Russia has made no secret concerning its exportation of arms to the Western Hemisphere, continuing a long tradition extending back to the Cuban Missile Crisis; rebuilding old ideological and commercial alliances, such as with Nicaragua’s second Sandinista regime; and exploiting oil and gas reserves in joint ventures with Venezuela and Cuba.
On January 23, 2012, Russian communist organ Pravda enthusiastically endorsed the “Latin American power trio” consisting of Chavez, Morales, and Ecuador’s Rafael Correa, offering the following praise and worship: “As a socialist tide sweeps the Latin American continent, three outstanding leaders of the New Left have emerged, the power trio of Venezuela’s Hugo Chavez, Bolivia’s Evo Morales and Rafael Correa in Ecuador.”
Pravda pontificates: “Twenty-first century socialism in Latin America is founded on strong moral and ethical principles such as fraternity and solidarity.” The same source plays up the left-nationalist component of South America’s 13-year-old Bolivarian Revolution: “Socialism in Bolivia, Ecuador and Venezuela features a strong patriotic component, inspired by the historical experience of fighting for liberty against the Spanish invaders. Simon Bolivar – El Libertador – has become a common national symbol.”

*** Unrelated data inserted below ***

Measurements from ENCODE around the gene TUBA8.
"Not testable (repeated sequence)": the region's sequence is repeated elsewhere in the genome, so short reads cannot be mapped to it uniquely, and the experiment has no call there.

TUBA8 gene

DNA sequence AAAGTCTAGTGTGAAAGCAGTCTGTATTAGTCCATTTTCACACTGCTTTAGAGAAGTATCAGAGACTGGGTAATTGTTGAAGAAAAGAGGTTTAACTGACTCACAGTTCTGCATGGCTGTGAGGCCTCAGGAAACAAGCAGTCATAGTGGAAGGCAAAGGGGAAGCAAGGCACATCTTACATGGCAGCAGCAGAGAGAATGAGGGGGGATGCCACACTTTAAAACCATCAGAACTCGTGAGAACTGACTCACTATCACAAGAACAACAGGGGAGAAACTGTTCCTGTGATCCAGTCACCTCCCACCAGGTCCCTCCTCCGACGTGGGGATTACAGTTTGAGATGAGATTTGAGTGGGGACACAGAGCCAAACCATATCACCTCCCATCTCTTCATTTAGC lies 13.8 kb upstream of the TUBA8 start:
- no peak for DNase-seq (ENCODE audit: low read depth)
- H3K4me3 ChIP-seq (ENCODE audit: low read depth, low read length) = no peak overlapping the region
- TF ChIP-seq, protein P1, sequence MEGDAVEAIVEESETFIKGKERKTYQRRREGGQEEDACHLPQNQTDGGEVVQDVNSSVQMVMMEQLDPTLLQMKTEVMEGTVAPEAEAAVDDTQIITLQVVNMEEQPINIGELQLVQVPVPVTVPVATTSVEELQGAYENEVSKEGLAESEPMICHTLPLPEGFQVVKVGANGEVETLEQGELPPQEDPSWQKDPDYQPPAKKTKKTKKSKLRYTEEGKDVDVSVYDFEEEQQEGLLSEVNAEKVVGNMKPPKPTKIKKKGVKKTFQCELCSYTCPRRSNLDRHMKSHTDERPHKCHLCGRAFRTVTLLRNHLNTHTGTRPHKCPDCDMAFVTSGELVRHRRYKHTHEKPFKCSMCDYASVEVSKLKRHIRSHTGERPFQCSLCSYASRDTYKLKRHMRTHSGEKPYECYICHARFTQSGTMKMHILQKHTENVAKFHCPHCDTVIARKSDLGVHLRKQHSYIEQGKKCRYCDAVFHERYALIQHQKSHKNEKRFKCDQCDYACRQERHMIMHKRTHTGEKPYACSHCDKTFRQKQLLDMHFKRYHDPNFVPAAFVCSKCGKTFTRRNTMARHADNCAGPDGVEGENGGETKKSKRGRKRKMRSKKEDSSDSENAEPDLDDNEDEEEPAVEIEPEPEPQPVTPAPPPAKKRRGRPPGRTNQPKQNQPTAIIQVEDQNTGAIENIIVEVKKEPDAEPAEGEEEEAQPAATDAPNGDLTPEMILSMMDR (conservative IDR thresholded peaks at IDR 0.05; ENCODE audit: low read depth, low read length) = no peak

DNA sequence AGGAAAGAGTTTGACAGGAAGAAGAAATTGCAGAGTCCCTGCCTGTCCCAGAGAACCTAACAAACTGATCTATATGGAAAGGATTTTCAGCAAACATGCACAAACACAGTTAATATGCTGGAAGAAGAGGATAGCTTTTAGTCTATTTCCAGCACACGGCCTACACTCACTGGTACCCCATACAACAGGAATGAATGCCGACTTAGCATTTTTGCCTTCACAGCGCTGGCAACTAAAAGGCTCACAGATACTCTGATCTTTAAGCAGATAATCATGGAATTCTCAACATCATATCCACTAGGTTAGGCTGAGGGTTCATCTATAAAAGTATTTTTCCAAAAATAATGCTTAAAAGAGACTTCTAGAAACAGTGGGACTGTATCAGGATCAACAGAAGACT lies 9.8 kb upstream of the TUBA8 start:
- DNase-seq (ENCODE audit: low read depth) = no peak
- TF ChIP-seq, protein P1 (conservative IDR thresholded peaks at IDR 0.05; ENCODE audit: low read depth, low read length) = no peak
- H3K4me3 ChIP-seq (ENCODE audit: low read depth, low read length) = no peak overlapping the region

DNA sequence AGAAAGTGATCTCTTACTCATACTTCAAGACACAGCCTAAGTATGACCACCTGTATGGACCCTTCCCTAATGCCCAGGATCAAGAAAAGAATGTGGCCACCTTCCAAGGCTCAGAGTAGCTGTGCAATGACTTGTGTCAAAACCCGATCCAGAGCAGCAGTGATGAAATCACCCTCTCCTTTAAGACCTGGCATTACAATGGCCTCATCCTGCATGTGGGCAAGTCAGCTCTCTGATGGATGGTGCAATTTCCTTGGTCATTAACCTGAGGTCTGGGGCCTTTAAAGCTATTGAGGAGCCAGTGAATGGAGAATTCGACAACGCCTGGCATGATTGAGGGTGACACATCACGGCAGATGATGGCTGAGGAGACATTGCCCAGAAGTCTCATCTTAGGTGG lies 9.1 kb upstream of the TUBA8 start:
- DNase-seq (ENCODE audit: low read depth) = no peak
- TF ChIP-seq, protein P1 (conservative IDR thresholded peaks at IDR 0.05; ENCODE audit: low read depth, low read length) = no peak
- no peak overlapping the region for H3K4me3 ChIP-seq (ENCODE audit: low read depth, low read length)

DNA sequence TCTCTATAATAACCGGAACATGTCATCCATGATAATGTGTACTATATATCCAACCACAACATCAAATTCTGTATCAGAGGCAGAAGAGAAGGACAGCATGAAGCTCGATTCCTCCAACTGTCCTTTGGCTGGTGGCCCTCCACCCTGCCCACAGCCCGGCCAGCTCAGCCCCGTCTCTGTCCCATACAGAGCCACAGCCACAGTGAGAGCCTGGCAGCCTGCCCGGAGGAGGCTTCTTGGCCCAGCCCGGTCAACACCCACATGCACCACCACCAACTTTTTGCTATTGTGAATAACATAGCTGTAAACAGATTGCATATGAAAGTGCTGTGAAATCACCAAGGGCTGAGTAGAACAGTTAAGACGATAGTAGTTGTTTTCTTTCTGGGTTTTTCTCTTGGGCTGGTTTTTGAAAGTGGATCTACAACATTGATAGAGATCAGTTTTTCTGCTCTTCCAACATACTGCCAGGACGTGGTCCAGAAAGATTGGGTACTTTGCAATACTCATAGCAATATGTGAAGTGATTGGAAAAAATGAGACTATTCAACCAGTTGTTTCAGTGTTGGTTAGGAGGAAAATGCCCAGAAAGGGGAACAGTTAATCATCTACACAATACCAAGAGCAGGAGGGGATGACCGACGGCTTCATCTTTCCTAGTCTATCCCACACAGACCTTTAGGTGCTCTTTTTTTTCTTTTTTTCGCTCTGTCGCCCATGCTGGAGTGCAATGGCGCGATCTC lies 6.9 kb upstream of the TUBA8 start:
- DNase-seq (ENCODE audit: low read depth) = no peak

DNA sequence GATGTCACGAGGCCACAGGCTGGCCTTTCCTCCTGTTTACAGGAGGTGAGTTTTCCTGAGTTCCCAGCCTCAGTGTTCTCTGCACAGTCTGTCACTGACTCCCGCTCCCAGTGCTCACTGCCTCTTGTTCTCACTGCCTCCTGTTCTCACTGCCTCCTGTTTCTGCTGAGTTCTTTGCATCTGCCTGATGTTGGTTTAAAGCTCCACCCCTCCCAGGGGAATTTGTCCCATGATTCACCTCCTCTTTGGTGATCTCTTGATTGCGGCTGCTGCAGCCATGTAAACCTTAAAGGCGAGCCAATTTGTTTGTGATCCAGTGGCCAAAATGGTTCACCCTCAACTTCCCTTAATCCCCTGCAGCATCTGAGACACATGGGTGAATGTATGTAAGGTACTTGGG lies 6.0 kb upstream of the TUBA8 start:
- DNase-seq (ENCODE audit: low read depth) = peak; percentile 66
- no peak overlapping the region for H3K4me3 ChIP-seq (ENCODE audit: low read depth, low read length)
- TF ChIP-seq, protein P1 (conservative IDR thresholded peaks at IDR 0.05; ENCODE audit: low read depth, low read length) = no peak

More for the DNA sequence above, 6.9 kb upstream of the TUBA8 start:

Finally, Pravda notes with satisfaction the devotion of Latin America’s Red Axis leaders to Russia, Cuba, China, and Iran, as well as regional integration:
Chavez, Morales and Correa are charismatic leaders who have gained global admiration and support. They favor a multi-polar world, anti-imperialism and anti-capitalism. They share strong ties to other Latin American countries, Cuba, China, Russia and Iran.
Latin American strength is founded on unification. Chavez, Morales and Correa are fiery champions of ALBA (Alliance for the Peoples of our America), UNASUR (Union of South American Nations) and the newly created CELAC (Community of Latin American and Caribbean States). Latin America has its own virtual currency, the SUCRE, and its own regional bank, BANCO DEL SUR.
Something tells me, though, that even if a Republican returns to the White House in 2013, Washington’s response to the “Red Spread” south of the border will be piecemeal at best. The Oval Office needs the robust ideological presence of another Ronald Reagan, in our opinion, America’s last great president.
Incidentally, Communist China, which had virtually no presence in Latin America and the Caribbean during the Cold War, has carved out new niches in this region, including one that suggests a “Red Cocaine” scenario.
Earlier this month, the Mexican navy reported the seizure of 195 tons of methylamine, a chemical used to make the synthetic drug methamphetamine, as well as synthetic cocaine. Mexican authorities found 12 shipping containers full of this precursor chemical at the Pacific coast port of Lazaro Cardenas. The shipment originated in Red China and was destined for Guatemala and Nicaragua. Mexican navy officials said the drug cartels terrorizing their country have expanded their methamphetamine operations to Guatemala. Not so coincidentally, the port facility at Lazaro Cardenas is operated by Hutchison-Whampoa, which is owned by Hong Kong billionaire Li Ka-shing, who in turn is closely allied with the Communist Party of China.
According to a 2011 report by the United Nations Office on Drugs and Crime, the world’s main producers of synthetic drugs remain the Netherlands and Myanmar (Burma), but manufacture has lately spread to Latin America.